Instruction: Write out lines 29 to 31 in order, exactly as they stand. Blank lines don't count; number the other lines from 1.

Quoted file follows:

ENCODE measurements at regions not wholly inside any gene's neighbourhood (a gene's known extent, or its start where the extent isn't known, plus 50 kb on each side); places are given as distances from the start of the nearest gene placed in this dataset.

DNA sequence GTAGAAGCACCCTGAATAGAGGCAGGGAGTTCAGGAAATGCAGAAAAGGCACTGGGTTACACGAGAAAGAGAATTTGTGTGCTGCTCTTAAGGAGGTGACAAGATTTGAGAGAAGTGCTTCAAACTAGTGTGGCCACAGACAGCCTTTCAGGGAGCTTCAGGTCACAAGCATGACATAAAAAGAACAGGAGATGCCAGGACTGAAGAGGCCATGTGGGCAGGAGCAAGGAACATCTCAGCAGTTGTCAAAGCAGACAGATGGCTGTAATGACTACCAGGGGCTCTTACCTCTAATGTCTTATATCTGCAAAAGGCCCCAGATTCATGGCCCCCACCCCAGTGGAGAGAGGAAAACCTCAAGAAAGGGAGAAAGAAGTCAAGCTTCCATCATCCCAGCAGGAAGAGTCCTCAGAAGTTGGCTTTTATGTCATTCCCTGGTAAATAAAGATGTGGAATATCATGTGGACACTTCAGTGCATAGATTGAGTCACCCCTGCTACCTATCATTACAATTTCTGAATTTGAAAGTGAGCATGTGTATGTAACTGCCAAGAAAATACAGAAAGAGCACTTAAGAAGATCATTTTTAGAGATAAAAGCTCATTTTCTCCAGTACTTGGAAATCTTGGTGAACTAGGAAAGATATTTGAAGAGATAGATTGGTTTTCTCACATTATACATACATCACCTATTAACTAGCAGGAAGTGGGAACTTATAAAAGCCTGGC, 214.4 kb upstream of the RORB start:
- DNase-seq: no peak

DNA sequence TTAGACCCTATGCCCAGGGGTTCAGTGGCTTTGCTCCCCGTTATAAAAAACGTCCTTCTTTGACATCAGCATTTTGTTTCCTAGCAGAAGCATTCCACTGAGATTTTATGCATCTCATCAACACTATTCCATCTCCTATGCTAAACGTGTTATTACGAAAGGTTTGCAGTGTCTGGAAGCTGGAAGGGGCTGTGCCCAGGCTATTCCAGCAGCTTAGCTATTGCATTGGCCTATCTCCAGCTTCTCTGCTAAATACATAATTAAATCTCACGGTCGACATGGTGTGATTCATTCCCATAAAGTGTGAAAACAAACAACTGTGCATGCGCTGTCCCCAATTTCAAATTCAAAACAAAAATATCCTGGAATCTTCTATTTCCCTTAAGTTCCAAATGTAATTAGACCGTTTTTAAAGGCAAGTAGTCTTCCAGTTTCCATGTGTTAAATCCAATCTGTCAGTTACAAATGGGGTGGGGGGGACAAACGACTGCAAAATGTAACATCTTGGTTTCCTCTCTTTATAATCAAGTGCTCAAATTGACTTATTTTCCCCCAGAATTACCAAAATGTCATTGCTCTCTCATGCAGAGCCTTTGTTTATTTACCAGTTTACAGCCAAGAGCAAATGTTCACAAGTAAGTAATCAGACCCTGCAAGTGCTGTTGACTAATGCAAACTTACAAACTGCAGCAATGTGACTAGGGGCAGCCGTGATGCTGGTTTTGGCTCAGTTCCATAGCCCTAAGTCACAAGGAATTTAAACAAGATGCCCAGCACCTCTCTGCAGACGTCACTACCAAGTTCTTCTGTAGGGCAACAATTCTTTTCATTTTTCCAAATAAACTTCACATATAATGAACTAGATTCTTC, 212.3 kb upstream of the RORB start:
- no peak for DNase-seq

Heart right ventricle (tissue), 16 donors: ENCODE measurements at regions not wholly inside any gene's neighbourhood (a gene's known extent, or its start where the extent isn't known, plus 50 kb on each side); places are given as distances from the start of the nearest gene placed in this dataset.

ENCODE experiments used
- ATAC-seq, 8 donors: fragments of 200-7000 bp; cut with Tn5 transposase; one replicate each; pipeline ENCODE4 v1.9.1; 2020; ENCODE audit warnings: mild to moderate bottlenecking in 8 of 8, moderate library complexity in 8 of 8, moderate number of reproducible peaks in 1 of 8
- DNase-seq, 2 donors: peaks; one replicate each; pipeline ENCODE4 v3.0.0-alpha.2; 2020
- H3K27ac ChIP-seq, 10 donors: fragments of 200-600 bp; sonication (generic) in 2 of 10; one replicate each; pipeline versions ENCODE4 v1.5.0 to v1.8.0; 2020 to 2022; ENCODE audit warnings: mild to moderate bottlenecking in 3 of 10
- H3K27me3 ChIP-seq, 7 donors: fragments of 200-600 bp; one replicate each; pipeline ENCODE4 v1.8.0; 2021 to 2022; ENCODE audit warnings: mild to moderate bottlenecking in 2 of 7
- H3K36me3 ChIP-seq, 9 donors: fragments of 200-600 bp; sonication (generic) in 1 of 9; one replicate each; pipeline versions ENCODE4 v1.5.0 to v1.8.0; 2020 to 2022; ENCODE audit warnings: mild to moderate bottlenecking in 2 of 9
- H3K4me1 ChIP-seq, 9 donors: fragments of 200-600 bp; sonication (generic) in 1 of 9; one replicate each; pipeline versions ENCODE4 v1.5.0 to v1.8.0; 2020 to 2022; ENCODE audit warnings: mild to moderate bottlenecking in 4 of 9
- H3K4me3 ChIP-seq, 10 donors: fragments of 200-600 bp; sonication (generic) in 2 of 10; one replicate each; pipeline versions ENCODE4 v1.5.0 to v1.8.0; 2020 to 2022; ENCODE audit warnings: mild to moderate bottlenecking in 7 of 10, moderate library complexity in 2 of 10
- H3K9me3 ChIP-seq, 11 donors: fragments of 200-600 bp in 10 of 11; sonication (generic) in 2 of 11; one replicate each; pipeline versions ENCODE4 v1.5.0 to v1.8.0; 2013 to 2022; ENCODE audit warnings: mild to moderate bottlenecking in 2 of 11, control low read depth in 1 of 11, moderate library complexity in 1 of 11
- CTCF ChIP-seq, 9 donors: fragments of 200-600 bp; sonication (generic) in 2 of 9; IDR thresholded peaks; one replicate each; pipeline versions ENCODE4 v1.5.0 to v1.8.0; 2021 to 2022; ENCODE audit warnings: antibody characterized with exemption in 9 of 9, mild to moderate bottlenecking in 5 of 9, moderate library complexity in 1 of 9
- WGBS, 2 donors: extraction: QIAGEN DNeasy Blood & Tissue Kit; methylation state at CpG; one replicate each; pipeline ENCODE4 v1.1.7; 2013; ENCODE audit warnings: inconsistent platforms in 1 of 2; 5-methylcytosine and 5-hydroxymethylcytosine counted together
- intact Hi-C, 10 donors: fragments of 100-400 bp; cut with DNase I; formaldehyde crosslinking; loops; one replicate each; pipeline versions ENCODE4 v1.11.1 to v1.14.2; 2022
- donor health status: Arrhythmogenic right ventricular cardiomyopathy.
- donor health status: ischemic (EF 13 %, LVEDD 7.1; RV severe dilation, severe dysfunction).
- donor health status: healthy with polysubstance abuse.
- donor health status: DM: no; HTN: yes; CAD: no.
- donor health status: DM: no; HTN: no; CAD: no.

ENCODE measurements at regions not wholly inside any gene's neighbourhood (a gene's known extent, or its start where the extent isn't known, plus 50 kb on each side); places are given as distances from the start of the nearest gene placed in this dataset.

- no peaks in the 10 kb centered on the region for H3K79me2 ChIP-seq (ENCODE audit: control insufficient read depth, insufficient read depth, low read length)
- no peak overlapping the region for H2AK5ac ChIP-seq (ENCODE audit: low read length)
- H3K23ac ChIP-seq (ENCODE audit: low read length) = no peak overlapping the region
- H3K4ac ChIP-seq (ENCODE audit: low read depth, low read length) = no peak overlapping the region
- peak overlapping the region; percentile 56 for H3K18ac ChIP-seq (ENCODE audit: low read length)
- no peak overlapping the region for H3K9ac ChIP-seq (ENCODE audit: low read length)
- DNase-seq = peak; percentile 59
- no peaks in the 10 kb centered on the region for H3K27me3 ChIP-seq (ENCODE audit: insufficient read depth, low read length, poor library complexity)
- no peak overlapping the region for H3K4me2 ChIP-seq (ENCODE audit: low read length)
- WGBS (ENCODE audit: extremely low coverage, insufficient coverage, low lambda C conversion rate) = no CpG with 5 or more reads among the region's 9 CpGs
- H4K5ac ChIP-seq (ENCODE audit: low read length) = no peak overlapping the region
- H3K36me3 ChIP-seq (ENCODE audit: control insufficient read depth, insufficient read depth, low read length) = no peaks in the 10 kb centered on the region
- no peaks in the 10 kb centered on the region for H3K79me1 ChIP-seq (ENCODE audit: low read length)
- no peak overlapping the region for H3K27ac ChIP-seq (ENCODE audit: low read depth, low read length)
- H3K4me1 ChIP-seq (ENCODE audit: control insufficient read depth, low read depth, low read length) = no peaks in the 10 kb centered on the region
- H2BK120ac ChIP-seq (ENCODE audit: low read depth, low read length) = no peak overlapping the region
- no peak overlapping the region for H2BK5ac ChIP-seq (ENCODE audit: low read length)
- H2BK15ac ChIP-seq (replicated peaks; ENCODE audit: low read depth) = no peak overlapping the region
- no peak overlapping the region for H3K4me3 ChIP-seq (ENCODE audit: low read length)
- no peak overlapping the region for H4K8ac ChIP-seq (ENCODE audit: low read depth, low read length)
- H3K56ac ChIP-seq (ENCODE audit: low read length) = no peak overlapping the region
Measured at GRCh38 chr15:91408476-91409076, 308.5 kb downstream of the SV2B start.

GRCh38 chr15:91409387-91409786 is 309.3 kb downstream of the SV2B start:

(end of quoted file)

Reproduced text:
- peak overlapping the region; percentile 56 for H3K18ac ChIP-seq (ENCODE audit: low read length)
- no peak overlapping the region for H3K9ac ChIP-seq (ENCODE audit: low read length)
- DNase-seq = peak; percentile 59